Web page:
Burn It is the most compelling drama ever to be broadcast on the BBC
The above review is, unfortunately, about a completely different TV show. Burn It has nothing to do with websites or the internet in any way.
Burn It was a TV drama, set in Manchester in the early noughties, about a group of friends approaching 30 who don't quite want to give up their youth yet.
Having grown up in the Madchester scene and the rave culture of the 90s, Jon, Carl, Andy and Emma paint a picture of Generation X-ers - more used to drug-fueled parties in abandoned warehouses than the commitment and responsibilities of adulthood. Set to a backdrop of The Verve, New order, the Charlatans and the Stone Roses, Burn It follows the group of friends as they are forced to look at their lives, deal with their pasts and face their demons - all while coming to term with the fact their 20s are nearly over.
Broadcast on BBC Three and later BBC2 in 2003, Burn It remains, to this day, the best drama ever to be shown on the BBC. It's hard to say whether it's the truly brilliant screenplay by Matt Greenhalgh, the convincing characters portrayed by an amazing cast (Chris Coghill - Eastenders, Lisa Faulkner - Casualty, William Ash - Waterloo Road, Kieren O'Brien - Coronation St, Greuy)or the excellent soundtrack, but whatever it is, there's something about Burn it that makes it stand out from any other TV drama ever made.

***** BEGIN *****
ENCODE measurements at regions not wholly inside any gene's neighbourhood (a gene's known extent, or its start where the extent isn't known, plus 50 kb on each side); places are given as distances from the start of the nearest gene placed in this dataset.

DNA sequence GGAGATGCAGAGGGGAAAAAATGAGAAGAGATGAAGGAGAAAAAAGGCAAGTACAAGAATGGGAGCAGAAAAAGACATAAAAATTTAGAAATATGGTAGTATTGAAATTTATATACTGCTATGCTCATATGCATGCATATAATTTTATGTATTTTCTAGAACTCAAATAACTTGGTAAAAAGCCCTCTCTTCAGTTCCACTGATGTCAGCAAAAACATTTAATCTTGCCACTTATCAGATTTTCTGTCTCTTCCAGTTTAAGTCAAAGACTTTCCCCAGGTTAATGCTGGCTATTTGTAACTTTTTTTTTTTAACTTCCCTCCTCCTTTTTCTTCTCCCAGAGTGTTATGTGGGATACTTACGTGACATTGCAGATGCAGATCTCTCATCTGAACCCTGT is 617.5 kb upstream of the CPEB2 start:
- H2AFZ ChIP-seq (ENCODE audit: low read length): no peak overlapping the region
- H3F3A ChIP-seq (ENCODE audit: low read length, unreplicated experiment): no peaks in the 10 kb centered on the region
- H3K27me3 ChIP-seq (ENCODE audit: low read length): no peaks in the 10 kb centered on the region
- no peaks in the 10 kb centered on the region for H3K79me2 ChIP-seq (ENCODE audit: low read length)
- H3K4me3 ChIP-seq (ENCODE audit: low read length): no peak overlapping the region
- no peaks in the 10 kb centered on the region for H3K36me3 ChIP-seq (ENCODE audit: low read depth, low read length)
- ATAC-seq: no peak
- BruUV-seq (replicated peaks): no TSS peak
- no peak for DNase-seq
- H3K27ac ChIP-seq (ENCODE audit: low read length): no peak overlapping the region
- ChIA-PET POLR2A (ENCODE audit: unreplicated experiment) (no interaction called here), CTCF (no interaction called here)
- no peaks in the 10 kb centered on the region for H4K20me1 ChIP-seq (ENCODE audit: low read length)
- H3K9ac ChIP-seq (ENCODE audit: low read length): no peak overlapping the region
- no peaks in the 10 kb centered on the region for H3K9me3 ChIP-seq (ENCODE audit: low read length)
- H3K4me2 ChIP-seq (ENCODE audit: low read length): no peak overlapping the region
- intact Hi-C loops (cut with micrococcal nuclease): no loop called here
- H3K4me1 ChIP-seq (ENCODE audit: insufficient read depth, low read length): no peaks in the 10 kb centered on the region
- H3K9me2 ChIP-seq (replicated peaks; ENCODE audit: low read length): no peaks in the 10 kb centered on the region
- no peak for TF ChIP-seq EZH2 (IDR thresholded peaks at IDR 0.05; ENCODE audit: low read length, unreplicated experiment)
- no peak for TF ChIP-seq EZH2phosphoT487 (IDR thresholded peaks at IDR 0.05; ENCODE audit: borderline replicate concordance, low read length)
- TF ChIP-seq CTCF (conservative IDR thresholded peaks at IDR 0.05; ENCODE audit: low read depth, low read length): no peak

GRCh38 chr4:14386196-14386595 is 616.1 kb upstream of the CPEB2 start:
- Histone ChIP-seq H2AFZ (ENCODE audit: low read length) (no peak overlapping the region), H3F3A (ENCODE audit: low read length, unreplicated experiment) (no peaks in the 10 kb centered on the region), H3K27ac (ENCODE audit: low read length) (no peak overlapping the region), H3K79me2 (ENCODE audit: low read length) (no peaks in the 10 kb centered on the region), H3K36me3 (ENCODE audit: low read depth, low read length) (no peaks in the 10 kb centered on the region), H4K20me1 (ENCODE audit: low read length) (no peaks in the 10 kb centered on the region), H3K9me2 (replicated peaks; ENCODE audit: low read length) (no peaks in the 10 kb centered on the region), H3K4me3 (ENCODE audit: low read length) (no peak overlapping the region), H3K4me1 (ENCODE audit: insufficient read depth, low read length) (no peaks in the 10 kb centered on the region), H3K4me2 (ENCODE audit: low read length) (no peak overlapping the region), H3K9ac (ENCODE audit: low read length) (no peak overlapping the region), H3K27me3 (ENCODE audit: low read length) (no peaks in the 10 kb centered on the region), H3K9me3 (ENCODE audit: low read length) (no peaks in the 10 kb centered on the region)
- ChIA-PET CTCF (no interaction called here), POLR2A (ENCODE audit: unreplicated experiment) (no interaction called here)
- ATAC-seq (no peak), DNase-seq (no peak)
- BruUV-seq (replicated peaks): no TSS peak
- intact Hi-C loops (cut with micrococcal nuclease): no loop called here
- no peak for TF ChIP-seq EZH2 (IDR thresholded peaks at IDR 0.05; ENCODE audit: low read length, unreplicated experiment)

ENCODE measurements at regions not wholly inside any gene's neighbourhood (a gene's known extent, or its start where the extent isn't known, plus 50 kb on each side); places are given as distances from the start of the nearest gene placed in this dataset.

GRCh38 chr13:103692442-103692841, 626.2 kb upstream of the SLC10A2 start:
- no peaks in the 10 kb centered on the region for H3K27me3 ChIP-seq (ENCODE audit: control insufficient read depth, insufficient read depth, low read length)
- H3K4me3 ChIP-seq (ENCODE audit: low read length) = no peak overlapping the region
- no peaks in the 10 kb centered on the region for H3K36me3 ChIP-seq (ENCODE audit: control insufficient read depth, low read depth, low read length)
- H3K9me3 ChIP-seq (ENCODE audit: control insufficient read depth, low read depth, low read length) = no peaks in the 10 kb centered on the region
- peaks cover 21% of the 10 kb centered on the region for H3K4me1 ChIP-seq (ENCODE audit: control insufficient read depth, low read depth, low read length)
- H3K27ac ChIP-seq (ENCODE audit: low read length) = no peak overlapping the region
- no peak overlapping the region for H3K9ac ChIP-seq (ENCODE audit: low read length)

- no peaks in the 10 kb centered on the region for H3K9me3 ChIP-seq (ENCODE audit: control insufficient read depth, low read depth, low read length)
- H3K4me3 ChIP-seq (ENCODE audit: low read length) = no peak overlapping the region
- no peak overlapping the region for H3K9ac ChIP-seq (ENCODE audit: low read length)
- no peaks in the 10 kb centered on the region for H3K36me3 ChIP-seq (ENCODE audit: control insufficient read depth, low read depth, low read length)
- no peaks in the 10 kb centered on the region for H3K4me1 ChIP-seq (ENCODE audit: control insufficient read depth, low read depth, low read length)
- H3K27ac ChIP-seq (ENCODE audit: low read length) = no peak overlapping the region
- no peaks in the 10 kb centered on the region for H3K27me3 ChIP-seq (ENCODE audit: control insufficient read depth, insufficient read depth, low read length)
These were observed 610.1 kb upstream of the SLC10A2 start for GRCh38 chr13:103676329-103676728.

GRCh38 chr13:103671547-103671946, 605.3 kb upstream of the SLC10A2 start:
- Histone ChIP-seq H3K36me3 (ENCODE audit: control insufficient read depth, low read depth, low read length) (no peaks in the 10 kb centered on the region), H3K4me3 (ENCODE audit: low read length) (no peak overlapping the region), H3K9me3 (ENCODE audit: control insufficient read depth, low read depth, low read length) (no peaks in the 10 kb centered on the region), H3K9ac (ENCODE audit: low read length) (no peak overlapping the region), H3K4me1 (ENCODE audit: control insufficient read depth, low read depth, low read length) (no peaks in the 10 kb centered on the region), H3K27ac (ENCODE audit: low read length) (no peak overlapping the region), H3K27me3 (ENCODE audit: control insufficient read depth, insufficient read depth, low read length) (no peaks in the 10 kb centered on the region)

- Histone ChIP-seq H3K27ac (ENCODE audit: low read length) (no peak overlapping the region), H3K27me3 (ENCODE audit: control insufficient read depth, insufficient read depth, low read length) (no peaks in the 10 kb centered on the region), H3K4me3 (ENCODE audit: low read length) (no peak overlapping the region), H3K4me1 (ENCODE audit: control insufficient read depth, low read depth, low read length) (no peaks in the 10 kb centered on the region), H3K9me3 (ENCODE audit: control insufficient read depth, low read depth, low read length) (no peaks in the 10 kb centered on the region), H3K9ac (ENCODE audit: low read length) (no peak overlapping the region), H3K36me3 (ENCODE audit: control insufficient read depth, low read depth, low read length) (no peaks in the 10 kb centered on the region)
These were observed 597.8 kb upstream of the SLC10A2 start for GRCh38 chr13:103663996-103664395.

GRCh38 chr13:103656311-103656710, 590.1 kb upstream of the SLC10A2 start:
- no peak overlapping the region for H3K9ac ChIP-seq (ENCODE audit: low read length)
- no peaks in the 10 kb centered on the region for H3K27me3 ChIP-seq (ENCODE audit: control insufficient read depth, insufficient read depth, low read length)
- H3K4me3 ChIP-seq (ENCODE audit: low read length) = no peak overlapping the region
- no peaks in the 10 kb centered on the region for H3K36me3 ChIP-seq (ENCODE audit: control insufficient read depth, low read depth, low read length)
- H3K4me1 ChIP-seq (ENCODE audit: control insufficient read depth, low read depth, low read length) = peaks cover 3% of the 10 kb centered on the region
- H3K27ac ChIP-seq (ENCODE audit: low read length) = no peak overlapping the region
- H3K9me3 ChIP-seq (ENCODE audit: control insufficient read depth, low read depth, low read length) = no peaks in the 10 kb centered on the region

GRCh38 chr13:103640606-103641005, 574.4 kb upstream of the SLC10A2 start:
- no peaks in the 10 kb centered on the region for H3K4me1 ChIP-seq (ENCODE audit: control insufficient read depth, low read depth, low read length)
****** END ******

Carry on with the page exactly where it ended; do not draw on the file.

Burnt It has most definitely developed it's own cult following. Although it seems very few people have actually had the chance to see it (repeats stopped some years ago and it never made it to DVD), many of those that have, like me, have developed some kind of obsession with the show.
Over two series it shows a part of society who do not always want to fit in to a stereotypical lifestyle; who don't want to grow old, who do not want to follow convention and who don't want to give up the lust for life that defined their lives in their 20s.
And it's that raw energy and passion for life, coupled with believable characters and believable lives that makes Burn It the most compelling, truly outstanding, touching drama ever to be made.
Just please, bring it out on DVD!
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